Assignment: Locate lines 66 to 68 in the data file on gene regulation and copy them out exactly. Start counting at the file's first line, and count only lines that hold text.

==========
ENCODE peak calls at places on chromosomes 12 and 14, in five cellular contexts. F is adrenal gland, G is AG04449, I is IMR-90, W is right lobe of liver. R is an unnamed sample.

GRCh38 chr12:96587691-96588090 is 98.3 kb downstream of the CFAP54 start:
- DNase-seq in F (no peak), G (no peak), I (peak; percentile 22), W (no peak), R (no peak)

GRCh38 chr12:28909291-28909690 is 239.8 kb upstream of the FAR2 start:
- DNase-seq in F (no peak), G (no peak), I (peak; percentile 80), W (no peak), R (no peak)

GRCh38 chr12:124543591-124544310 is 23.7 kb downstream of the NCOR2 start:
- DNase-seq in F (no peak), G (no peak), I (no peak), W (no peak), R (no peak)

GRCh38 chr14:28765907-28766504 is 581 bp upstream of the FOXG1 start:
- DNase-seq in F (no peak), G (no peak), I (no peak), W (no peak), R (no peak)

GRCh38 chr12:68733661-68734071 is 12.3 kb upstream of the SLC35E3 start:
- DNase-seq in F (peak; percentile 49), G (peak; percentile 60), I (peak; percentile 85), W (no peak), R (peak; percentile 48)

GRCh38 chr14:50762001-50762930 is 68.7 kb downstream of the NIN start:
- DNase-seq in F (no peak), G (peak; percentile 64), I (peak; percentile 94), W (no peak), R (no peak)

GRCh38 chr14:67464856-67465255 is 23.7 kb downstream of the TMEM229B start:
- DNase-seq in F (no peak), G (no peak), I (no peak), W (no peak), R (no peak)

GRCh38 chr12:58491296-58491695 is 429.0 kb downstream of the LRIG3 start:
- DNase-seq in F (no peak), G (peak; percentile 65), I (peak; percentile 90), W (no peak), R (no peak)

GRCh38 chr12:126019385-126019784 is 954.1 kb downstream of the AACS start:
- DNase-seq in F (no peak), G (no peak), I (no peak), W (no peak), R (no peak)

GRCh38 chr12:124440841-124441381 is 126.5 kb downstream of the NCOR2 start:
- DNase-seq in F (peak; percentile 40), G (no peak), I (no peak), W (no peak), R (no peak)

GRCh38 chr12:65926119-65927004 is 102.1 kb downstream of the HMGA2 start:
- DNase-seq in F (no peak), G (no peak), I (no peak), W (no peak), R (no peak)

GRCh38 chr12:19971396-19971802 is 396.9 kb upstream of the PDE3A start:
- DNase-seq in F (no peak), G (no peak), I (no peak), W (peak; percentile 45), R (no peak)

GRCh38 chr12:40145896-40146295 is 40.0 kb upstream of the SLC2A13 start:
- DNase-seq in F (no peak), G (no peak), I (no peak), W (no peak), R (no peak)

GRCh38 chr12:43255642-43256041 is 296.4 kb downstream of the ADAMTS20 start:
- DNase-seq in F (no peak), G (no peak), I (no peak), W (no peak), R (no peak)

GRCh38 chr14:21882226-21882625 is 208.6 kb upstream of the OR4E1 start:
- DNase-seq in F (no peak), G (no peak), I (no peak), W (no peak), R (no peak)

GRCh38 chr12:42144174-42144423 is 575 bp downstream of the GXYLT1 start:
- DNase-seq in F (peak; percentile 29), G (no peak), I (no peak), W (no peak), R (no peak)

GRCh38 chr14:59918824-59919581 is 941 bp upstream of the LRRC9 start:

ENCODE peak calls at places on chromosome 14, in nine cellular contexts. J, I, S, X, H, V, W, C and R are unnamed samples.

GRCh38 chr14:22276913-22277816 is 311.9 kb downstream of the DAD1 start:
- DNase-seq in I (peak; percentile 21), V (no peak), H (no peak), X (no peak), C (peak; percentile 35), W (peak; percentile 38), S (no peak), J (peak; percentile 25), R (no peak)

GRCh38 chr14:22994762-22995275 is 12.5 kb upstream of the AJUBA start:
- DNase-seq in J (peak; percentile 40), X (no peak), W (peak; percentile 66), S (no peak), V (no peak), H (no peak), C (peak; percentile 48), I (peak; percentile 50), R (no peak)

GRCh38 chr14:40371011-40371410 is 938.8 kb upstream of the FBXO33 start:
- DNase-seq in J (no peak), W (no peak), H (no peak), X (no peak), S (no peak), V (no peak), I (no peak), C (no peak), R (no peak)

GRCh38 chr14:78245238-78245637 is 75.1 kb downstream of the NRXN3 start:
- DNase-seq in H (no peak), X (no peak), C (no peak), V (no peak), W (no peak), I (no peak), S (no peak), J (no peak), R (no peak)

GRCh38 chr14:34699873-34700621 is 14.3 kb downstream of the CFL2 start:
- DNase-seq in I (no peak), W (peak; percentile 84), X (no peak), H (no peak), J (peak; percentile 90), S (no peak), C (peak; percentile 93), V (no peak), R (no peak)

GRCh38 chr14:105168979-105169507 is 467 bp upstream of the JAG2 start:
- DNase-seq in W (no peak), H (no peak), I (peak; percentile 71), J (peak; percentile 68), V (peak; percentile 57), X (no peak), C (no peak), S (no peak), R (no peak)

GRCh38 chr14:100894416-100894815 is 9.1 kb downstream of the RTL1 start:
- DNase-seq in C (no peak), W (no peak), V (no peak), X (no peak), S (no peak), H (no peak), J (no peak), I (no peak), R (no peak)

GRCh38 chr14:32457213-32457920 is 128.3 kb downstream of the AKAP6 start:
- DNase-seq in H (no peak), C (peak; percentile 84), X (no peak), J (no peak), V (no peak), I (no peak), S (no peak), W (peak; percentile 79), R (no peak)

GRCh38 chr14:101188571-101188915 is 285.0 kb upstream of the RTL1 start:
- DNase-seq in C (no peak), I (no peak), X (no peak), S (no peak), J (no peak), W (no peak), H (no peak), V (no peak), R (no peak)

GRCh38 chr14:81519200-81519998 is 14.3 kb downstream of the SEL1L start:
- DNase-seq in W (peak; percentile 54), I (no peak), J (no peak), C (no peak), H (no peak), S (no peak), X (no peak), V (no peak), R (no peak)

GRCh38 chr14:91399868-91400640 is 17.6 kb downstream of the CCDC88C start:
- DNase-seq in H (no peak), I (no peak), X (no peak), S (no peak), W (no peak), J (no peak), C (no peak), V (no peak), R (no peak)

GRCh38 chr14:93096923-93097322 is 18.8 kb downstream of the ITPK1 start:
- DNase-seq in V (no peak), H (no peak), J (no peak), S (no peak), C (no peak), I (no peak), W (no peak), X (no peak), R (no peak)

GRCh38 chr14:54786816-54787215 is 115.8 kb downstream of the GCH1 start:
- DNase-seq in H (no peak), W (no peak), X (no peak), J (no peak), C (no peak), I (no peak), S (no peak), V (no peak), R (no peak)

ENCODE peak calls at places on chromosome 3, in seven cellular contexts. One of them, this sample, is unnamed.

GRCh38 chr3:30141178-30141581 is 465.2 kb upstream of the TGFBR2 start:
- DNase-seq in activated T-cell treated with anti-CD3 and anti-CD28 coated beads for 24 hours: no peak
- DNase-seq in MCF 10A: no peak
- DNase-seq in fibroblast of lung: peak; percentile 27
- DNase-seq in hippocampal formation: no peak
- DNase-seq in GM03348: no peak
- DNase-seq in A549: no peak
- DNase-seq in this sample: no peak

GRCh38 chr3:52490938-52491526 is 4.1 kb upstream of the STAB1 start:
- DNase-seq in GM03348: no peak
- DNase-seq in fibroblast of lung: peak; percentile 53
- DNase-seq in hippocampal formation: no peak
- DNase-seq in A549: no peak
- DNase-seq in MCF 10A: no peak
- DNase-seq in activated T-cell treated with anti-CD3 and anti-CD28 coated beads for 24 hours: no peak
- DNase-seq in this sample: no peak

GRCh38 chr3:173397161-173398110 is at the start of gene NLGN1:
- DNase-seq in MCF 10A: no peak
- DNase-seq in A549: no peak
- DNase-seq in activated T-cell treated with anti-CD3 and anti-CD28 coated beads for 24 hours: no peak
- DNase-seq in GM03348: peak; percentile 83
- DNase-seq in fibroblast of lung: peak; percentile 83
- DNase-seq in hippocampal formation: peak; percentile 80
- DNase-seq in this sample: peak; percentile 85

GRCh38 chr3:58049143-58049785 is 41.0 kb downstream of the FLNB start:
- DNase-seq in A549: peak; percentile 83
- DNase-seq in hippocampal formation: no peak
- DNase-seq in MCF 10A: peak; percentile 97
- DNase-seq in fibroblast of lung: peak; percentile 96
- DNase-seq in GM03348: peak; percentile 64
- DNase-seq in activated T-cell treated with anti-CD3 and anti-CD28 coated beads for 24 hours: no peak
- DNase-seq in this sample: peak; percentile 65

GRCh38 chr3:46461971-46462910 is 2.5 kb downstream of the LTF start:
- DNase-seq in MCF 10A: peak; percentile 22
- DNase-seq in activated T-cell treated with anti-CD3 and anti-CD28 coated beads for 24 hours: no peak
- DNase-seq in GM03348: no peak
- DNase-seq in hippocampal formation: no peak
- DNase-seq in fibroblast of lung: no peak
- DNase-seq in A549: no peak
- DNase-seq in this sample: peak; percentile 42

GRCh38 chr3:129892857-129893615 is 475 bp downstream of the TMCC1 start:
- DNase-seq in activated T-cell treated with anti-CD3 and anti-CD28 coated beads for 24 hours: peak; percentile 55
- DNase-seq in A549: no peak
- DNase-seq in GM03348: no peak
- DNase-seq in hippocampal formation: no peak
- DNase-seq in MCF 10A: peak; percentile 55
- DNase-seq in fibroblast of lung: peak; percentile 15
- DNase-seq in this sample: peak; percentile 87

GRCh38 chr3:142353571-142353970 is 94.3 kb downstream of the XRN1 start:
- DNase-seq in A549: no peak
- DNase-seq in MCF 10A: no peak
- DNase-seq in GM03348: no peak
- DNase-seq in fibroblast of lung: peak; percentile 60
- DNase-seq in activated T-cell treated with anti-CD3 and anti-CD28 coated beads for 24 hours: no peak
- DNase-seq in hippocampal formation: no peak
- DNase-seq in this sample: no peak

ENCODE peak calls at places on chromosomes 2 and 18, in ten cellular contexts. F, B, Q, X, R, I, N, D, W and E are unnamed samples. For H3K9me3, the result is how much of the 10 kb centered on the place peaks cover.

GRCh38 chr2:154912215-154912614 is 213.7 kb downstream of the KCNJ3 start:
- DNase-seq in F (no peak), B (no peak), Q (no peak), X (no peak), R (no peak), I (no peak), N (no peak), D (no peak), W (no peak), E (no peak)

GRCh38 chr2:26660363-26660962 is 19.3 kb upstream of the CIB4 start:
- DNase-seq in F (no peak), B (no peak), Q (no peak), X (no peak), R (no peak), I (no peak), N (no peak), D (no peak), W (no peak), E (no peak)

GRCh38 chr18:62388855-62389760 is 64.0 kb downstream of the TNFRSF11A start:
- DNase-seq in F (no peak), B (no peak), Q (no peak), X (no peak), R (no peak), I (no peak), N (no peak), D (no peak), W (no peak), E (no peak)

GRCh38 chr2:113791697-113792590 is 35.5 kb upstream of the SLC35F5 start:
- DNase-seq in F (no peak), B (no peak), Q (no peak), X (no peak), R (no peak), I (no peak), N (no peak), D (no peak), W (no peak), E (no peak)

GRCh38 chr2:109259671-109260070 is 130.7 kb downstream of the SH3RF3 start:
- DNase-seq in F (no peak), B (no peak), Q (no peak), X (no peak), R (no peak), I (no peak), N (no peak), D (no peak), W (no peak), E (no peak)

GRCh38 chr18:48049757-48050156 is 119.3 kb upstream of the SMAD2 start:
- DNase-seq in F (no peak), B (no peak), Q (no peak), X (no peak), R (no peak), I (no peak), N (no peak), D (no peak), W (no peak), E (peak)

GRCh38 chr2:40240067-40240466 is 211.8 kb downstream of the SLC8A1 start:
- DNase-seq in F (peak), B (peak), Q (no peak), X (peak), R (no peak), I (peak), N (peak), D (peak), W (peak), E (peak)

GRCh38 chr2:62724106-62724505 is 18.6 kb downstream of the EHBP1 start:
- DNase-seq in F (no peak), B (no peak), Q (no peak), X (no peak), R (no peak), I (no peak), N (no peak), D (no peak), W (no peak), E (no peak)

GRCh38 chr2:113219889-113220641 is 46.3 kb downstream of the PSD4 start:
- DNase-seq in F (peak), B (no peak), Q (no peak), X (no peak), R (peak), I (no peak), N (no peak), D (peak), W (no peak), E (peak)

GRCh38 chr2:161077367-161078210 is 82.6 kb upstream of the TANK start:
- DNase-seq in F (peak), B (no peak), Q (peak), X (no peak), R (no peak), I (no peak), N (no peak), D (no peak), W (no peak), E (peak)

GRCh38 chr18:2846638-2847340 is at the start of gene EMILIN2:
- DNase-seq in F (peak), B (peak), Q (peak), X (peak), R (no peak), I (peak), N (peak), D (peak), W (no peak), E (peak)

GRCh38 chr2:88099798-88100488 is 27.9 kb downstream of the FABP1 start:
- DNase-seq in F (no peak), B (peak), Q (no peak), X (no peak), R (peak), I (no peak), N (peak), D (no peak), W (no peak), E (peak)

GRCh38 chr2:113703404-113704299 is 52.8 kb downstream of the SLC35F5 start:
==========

- DNase-seq in fibroblast of lung: peak; percentile 27
- DNase-seq in hippocampal formation: no peak
- DNase-seq in GM03348: no peak